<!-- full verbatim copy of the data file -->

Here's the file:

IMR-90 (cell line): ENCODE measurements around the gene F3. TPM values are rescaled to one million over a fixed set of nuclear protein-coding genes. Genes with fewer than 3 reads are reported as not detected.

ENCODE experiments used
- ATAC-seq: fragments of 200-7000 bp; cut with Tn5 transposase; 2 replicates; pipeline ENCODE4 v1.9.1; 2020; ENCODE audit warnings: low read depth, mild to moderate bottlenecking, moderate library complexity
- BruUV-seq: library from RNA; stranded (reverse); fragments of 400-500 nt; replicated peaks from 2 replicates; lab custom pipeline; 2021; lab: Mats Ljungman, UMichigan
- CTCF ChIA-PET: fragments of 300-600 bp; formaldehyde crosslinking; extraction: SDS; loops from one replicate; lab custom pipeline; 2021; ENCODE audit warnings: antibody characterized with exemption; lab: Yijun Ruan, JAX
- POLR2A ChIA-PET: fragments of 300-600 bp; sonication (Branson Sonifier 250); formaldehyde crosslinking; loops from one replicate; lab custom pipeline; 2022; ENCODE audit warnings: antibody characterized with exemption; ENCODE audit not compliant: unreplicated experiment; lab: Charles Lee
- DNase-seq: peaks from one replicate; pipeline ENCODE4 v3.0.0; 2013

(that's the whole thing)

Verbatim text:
IMR-90 (cell line): ENCODE measurements around the gene F3. TPM values are rescaled to one million over a fixed set of nuclear protein-coding genes. Genes with fewer than 3 reads are reported as not detected.

ENCODE experiments used
- ATAC-seq: fragments of 200-7000 bp; cut with Tn5 transposase; 2 replicates; pipeline ENCODE4 v1.9.1; 2020; ENCODE audit warnings: low read depth, mild to moderate bottlenecking, moderate library complexity
- BruUV-seq: library from RNA; stranded (reverse); fragments of 400-500 nt; replicated peaks from 2 replicates; lab custom pipeline; 2021; lab: Mats Ljungman, UMichigan
- CTCF ChIA-PET: fragments of 300-600 bp; formaldehyde crosslinking; extraction: SDS; loops from one replicate; lab custom pipeline; 2021; ENCODE audit warnings: antibody characterized with exemption; lab: Yijun Ruan, JAX
- POLR2A ChIA-PET: fragments of 300-600 bp; sonication (Branson Sonifier 250); formaldehyde crosslinking; loops from one replicate; lab custom pipeline; 2022; ENCODE audit warnings: antibody characterized with exemption; ENCODE audit not compliant: unreplicated experiment; lab: Charles Lee
- DNase-seq: peaks from one replicate; pipeline ENCODE4 v3.0.0; 2013